Binge Eating Disorder (BED) is now recognised as a specific eating disorder. Eating disorders are serious mental illnesses in which emotions and thinking patterns cause a person to adopt harmful eating habits, such as overeating or starving. Many women and teens I work with dismissed the warning signs for a long time despite feeling like their eating patterns were out of control.
At Institute for Healthy Living we provide effective, personalised eating disorder treatment for all eating disorders, including BED.
What is Binge Eating Disorder?
BED is characterised by recurring episodes of eating significantly more food in a short period of time than most people would eat under similar circumstances, with episodes marked by feelings of lack of control. A person will be distressed by the episodes. They often have feelings of guilt, embarrassment, or disgust. Binge episodes occur, on average, at least once a week over three months.
People with BED are at risk of developing a variety of different medical conditions including diabetes, high blood pressure and cholesterol levels, gallbladder disease, heart disease and certain types of cancers. Based on international data, the lifetime prevalence in females is between 2.5% and 4.5%, and 1.0% and 3.0% in males.
Warning signs to assist in identifying BED
Physical warning signs
- Rapid weight loss or frequent changes in weight
- Weight is above the healthy weight range (approximately 20% of people with Binge Eating Disorder are overweight).
- Loss of or disturbance of menstrual periods in girls and women
- Fainting or dizziness
- Always feeling tired and not sleeping well
- Swelling around the cheeks or jaw, calluses on knuckles, damage to teeth and bad breath which can be signs of vomiting
- Feeling cold most of the time, even in warm weather
Psychological and Emotional warning signs
- Preoccupation with eating, food, body shape and weight.
- Feeling anxious around meal times.
- Feelings of guilt and shame after eating
- Feeling ‘out of control’ around food.
- Having a distorted body image.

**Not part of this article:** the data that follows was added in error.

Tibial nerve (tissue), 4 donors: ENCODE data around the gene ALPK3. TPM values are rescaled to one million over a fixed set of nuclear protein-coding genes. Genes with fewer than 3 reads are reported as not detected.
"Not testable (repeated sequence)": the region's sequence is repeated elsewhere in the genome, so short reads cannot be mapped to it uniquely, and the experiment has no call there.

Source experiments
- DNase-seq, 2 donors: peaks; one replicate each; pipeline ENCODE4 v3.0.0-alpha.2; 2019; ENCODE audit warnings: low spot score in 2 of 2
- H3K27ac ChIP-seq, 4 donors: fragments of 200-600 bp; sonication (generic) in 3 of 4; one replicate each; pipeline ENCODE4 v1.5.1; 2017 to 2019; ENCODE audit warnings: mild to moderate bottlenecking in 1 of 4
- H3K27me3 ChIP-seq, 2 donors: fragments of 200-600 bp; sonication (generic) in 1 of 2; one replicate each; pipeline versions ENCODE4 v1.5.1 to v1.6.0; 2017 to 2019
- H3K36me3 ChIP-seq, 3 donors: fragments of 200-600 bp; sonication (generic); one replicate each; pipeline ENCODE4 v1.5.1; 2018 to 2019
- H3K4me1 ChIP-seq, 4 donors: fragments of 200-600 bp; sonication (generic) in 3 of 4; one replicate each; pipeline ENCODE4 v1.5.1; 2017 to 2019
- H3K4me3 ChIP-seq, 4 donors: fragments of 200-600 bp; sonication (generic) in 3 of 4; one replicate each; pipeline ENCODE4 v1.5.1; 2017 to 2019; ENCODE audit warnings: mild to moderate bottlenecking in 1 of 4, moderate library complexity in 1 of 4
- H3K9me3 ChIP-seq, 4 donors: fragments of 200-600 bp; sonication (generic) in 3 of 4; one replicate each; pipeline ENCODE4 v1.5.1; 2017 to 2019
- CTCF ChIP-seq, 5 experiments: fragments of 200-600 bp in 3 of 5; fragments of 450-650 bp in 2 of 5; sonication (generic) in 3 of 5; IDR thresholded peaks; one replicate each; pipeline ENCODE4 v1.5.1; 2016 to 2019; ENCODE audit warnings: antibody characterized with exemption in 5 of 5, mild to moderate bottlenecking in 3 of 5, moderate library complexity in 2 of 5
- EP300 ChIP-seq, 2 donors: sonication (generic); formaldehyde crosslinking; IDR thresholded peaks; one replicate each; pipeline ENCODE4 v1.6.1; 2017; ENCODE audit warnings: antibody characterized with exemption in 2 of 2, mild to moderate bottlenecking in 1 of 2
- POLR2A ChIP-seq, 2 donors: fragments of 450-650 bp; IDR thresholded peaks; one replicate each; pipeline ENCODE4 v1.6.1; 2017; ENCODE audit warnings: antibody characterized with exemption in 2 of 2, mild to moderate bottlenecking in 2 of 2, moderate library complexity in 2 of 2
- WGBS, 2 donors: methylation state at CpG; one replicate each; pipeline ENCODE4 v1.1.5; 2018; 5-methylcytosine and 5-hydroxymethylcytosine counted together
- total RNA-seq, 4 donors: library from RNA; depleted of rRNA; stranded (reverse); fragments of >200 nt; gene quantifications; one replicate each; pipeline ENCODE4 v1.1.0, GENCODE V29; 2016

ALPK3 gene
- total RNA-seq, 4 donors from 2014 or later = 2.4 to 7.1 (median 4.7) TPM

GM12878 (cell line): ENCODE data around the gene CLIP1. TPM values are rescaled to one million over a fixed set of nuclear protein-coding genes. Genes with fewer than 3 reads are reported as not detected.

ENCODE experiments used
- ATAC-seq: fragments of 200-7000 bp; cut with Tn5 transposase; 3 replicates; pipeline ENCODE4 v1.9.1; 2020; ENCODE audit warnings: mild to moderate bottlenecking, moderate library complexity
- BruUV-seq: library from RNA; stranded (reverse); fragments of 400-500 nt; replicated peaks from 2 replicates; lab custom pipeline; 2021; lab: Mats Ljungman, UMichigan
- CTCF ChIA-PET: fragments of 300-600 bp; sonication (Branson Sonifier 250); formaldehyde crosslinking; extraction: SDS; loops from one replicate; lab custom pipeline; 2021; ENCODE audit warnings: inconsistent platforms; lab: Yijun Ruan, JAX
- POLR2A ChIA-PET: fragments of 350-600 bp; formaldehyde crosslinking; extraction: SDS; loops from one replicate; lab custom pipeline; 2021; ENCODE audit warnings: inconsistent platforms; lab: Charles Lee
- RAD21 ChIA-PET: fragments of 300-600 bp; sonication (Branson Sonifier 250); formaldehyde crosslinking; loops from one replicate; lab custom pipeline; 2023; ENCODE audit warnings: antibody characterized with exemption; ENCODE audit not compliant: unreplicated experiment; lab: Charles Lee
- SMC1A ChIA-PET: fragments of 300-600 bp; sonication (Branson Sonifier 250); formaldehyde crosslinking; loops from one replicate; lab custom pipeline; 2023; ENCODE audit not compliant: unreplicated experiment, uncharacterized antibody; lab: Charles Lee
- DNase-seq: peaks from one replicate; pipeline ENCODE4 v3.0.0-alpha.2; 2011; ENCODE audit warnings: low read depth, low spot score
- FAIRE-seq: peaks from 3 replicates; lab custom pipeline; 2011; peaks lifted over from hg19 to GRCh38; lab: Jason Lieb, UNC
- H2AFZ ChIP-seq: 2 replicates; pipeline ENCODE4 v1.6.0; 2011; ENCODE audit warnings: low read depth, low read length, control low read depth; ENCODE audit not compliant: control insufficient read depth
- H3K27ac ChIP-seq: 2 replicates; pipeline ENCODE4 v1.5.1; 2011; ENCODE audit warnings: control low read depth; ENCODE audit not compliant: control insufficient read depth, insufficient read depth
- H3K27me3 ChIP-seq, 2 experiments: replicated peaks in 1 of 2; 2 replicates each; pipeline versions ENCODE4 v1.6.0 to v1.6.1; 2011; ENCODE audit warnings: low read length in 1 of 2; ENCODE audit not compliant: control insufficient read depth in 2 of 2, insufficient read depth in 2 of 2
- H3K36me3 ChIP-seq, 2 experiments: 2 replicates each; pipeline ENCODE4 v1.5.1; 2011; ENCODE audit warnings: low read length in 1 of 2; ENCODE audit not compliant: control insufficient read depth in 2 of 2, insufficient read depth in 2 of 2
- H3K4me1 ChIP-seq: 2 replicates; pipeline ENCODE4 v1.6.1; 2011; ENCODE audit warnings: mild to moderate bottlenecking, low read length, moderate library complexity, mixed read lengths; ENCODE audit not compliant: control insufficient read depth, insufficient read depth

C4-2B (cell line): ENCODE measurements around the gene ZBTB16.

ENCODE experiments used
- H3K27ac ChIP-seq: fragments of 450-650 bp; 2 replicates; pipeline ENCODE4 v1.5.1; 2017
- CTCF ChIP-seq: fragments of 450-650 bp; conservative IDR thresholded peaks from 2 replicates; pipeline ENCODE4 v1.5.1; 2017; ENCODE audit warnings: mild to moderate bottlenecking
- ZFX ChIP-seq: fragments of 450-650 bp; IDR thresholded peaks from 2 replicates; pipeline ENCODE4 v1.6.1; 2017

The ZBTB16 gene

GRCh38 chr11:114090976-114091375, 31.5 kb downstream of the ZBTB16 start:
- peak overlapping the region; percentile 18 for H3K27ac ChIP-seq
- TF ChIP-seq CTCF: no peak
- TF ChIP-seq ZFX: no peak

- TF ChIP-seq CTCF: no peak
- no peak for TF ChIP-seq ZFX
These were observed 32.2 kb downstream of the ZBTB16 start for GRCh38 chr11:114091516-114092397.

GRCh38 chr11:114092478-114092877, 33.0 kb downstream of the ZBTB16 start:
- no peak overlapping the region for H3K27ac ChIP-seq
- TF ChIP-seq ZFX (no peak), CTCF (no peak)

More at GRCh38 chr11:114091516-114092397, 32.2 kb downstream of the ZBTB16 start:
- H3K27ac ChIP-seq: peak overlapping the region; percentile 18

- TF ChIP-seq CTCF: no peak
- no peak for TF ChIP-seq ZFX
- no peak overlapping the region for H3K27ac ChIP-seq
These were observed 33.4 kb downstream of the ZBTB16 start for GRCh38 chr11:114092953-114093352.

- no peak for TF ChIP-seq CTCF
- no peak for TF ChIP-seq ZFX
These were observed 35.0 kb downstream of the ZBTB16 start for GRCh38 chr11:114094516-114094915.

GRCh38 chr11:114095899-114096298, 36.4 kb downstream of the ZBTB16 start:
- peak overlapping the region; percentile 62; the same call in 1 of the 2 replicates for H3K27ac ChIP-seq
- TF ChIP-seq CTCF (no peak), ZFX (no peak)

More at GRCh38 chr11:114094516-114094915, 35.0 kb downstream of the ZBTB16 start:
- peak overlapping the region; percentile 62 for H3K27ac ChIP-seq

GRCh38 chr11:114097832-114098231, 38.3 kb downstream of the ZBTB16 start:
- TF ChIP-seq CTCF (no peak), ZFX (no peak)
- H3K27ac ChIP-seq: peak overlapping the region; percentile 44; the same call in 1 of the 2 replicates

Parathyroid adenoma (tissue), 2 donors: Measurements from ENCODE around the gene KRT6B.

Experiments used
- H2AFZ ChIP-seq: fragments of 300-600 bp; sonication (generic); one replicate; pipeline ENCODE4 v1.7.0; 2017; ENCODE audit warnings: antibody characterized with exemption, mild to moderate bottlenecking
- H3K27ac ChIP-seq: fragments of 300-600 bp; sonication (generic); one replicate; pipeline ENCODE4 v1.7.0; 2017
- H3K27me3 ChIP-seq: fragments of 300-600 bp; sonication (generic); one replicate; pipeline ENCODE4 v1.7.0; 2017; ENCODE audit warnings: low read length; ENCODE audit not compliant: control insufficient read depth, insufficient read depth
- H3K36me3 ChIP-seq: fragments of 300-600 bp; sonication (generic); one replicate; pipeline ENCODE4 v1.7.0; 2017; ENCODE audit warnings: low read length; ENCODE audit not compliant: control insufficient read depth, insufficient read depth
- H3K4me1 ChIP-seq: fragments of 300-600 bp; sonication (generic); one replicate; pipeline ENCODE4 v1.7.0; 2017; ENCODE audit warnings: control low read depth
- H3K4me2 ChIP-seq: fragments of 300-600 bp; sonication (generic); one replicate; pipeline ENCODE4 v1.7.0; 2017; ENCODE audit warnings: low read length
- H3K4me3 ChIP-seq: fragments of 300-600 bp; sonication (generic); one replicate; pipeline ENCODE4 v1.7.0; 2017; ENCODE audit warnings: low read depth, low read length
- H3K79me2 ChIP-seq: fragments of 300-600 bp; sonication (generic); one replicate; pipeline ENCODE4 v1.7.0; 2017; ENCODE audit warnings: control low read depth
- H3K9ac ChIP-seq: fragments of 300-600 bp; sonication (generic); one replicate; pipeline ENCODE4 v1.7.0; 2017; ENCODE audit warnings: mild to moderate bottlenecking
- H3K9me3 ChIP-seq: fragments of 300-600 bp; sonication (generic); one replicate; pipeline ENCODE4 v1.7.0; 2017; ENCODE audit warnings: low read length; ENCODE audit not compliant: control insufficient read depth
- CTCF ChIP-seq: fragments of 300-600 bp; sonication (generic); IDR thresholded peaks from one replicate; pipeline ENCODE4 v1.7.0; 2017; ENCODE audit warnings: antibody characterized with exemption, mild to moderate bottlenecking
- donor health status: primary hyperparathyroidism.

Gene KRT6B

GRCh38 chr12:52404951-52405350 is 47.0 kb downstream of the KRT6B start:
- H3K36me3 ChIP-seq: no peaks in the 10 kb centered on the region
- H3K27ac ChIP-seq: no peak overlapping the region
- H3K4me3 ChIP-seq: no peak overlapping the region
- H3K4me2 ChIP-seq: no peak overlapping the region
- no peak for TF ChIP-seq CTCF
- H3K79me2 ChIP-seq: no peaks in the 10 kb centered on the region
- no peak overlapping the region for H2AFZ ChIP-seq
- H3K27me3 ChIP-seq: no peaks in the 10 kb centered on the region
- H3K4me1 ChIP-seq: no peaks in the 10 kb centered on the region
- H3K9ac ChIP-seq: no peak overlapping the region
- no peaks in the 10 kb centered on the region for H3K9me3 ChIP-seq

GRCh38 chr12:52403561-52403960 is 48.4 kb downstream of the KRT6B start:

- Feeling obsessed with body shape, weight and appearance.
- ‘Black and white’ thinking – rigid thoughts and rules about food
- Changes in emotional and psychological state – depression, stress, anxiety, irritability, low self esteem.
- Using food as a way of coping with emotional discomfort. Binge eating often occurs at times of stress, anger, boredom or distress.
- Using food restriction as self punishment or a way to feel in control.
Behavioural warning signs
- Dieting behaviours.
- Eating in private and avoiding meals with other people.
- Evidence of binge eating (e.g. disappearance of large amounts of food).
- Frequent trips to the bathroom during or shortly after meals.
- Making lists of good or bad foods.
- Suddenly disliking food they have always enjoyed in the past.
- Obsessive rituals around food preparation and eating (e.g. eating very slowly, cutting food into very small pieces, insisting that meals are served at exactly the same time everyday).
- Extreme sensitivity to comments about body shape, weight, eating and exercise habits.
- Secretive behaviour around food such as hiding food in one’s room or hiding evidence of having eaten food.
People with Binge Eating Disorder eat very quickly, eat when they are not physically hungry and continue to eat even when they are full, to the point that they feel uncomfortable.
How is BED treated?
Because most people feel ashamed, they are often hesitant to seek help. Often they are so successful at hiding their binge eating that close family members and friends don’t know about their battle.
Eating disorders require a comprehensive treatment plan that is adjusted to meet the needs of the individual. The goal of treatment for BED is to help the person gain control over his or her eating behavior and to change the function that food has been serving. Treatment most often involves a combination of the following strategies:
- Psychotherapy – Randomised controlled trials have shown large effect sizes for Cognitive Behaviour Therapy (CBT) in the treatment of Binge Eating Disorder. CBT is recommended as a first line treatment for BED and other disordered eating issues.
- Medicine — Randomised controlled trials have shown moderate effect sizes for the use of antidepressant medicines called selective serotonin reuptake inhibitors (SSRIs) might be used to help control the anxiety and depression associated with an eating disorder.
- Nutrition counseling — This strategy is designed to teach a healthy approach to food and weight, to help restore normal eating patterns, and to teach the importance of nutrition and a balanced diet.
- Group and/or family therapy — Family support is very important to treatment success. It is important that family members understand the eating disorder and understand how they can help their loved one. People with eating disorders might benefit from group therapy, where they can find support, and openly discuss their feelings and concerns with others who share common experiences and problems.
Vocks, S., et al. (2010). Meta-analysis of the effectiveness of psychological and pharmacological treatments for binge eating disorder. International Journal of Eating Disorders, 43(3), 205.
National Eating Disorders Collaboration. (2010). Eating Disorders Prevention, Treatment and Management: An Evidence Review. http://www.nedc.com.au.
The Australian Longitudinal Study on Women’s Health. (1996). Universities of Newcastle and Queensland.